In addition, at the end of 2017, 40 children—with support from the teachers, including Jahaira, parents and other adults—designed and painted a mural about autonomy and the traditions of Nicaragua’s Caribbean coast region in the Bluefields central park. “FUNARTE has taught us about art and painting, and this is something that makes children very happy, they get very excited about it!”
When asked about her evolution as a teacher, she is very clear about how she has grown thanks to the support she’s received from the FUNARTE technical team. “Before, I always did the same thing. The workshops have taught me that children learn through playing, and based on the way they are treated. I’ve seen them change, because now the classes are more fun and interesting,” she comments, and then adds, “I feel like they’ve learned because parents have thanked me personally. They tell me that the love seeing that I have good materials in the classroom, or that the children say that they love how I teach them, using games and other activities.”
Oscar Cantillano, coordinator of the TransformARTE Project and also a member of the FUNARTE team, enjoys watching the way she teaches children. “One day, she taught the children about musical instruments, and it was so interesting to see the unconditional support she received from the parents,” he noted. “Before learning about the topic, they made an assortment of musical instruments using recycled materials, which the teacher then used with the children. They really enjoyed the class, learned about the instruments, and used them and sang and played.”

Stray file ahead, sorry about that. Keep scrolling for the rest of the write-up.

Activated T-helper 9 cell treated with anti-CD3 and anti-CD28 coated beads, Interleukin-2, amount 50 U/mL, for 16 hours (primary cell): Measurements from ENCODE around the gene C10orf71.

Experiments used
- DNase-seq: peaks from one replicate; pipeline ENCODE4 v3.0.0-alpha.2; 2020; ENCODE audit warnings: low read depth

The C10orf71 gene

During the classes taught by Jahaira, children enjoy singing, playing, painting, reading, and writing. The combination of all of this motivates their learning. All of their learning activities make sense and have meaning. She always praises the children, and lets them experiment and learn. Jahaira also congratulates the parents for all they do to support their children.
“The relationship of trust between the parents and the teacher is so evident. She also encourages them to work in different activities such as decorating the school, painting chairs, taking part in building the park using materials from the local environment, always giving their best for the children,” explains Thelma Karina Téllez, a member of the FUNARTE team.